April's Ag Advice by April Borders There is nothing more beautiful in a flower garden than roses. But there is nothing more frustrating than trying to get them through our winters. Roses must be protected not only against low winter temperatures, but also against fluctuating temperatures and winter winds. The most important thing you can do to protect your roses is to keep them healthy during the growing season. The healthier they are going into winter the better their chances for survival.
Most rose bushes are not completely hardy in our region and they need to be protected from cold with insulators such as soil, mulch or cones. When using soil as an insulator, mound the soil around the base of the canes after the first hard freeze while the soil can still be worked. Bring soil from another part of the garden to do this, as you do not want to injure the roots by removing soil near them. Tie all the canes together to keep them from being wind blown and loosening the soil around the base of the bush. You may have to cut back the canes to reduce wind whipping, but do not cut the canes to the soil level as they might winter kill. After tying the canes together, mound the soil 8 to 10 inches high around the canes.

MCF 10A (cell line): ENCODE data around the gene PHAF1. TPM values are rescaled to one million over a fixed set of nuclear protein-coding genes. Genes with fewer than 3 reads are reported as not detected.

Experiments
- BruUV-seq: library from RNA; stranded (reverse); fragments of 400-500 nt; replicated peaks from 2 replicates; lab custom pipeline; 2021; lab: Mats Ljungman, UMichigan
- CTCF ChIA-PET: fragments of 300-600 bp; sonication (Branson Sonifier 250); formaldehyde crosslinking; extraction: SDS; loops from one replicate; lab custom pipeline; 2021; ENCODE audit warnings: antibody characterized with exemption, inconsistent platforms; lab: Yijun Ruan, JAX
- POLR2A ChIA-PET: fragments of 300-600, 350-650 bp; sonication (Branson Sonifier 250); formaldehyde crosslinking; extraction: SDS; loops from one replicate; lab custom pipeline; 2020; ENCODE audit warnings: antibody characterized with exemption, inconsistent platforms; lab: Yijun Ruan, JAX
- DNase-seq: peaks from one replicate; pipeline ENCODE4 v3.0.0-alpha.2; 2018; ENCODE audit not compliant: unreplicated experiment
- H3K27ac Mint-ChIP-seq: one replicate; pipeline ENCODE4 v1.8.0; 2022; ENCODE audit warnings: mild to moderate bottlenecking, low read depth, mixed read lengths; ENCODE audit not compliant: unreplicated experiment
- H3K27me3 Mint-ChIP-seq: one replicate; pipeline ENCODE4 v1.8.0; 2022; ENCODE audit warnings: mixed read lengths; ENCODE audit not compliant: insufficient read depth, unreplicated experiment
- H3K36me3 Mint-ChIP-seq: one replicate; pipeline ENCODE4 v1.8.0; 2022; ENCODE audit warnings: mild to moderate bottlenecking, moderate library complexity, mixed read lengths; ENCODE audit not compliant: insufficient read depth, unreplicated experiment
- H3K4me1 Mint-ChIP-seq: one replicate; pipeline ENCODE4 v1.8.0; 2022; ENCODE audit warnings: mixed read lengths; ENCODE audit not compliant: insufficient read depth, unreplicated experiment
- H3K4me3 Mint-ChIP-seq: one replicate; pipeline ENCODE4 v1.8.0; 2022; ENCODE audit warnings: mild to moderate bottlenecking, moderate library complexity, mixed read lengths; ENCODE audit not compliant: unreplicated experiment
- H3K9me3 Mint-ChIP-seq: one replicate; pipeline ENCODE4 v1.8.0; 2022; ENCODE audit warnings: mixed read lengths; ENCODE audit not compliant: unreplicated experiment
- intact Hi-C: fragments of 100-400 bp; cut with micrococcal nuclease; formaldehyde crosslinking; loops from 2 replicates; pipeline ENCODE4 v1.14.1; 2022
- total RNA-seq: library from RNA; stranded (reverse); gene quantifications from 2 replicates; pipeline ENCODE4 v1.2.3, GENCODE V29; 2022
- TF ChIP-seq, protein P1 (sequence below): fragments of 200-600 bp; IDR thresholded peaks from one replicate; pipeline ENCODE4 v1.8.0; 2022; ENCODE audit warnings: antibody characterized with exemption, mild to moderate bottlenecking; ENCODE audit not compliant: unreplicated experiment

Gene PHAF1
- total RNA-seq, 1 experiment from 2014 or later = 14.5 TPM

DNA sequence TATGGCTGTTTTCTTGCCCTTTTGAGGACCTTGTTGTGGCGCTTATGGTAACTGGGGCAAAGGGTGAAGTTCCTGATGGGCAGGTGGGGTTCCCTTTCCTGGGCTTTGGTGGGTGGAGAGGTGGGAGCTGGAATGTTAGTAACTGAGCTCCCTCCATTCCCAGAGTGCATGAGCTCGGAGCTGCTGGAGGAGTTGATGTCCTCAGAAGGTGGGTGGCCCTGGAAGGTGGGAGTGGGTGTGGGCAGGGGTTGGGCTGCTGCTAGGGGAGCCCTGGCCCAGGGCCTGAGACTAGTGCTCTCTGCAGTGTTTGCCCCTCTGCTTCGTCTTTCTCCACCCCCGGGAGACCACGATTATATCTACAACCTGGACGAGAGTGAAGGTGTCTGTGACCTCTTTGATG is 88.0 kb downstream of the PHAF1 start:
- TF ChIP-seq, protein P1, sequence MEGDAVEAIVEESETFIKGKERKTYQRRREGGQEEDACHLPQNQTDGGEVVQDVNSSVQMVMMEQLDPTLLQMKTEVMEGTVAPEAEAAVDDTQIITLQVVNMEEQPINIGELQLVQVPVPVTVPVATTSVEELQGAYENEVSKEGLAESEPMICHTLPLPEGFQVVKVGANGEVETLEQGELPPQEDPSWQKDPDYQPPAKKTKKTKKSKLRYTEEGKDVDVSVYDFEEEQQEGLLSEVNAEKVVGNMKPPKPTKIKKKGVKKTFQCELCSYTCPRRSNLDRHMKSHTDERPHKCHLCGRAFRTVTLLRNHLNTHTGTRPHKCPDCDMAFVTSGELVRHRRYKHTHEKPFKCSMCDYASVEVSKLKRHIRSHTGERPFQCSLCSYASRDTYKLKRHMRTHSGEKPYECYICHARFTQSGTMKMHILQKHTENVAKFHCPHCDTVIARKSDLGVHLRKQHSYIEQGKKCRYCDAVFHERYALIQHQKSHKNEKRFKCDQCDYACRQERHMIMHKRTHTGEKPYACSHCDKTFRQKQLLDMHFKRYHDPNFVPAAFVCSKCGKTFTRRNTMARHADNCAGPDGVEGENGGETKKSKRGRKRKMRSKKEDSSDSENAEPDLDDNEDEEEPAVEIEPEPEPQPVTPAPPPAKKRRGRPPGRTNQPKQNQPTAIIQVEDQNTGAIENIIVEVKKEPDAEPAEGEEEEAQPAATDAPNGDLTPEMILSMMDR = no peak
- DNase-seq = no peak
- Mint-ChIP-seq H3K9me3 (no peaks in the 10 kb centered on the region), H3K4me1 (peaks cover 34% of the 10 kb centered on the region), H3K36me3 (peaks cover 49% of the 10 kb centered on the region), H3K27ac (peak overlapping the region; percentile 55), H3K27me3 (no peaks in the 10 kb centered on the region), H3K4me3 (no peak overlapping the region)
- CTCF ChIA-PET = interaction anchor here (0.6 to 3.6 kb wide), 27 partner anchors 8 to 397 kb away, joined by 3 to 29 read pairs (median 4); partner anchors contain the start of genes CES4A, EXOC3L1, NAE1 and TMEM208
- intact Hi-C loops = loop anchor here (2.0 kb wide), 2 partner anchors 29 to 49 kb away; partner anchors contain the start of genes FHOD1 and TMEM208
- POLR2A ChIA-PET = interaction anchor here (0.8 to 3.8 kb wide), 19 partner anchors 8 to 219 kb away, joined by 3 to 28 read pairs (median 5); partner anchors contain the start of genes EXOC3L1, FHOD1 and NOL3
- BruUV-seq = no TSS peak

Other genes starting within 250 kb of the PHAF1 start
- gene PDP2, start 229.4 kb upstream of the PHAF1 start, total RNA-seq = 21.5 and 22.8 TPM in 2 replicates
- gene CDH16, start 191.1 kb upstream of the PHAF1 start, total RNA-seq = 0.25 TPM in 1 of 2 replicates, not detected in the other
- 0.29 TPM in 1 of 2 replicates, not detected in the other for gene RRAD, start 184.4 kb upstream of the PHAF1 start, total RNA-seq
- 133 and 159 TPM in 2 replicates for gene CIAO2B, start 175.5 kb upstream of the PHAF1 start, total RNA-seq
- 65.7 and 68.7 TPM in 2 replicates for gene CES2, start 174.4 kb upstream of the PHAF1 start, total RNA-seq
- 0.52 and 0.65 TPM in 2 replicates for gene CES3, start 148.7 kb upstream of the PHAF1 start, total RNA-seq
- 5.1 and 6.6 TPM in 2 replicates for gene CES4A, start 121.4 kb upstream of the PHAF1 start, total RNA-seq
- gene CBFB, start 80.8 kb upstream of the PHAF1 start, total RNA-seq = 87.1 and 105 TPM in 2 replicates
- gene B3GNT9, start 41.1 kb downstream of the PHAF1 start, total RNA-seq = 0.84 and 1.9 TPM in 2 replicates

After the ground has been frozen in late fall, usually around Thanksgiving, pile hay, straw, leaves or similar material over the mounded canes. Hold the material in place with a thin layer of additional soil. This helps keep the soil temperature constant. It is important that you wait until the ground is completely frozen. This will help reduce root injury.
If you use a commercial Styrofoam cone, it is recommended that the cone have an open top. If it doesn't have an open top make sure that you puncture several 1-inch holes around the top of the cone for air circulation. If you don't provide ventilation you are creating a mini greenhouse for the rose on warm days and this could actually cause more damage than good. Place the cones on only after the roses are completely dormant, usually after Thanksgiving, or after two hard freezes.
Tie the canes together, slip your cone over the rose bush, then fill the open-top cone with a mulch of dry vermiculite, leaves, straw, perlite or similar materials. Cut the tops of the canes even with the top of the cone. Check the plant occasionally during the winter for evidence of mice, wind or other damage, if possible.
Remove covering materials in the spring as soon as the danger of hard frost has passed, but before new growth appears. If new growth has started, the plant may need protection in case of frost. Carefully remove the soil that you mounded. You don't want to break off any shoots which have started to grow.
With proper care and planning, your roses can survive our harsh winter months. For more information, contact the Extension Office at 677-7111.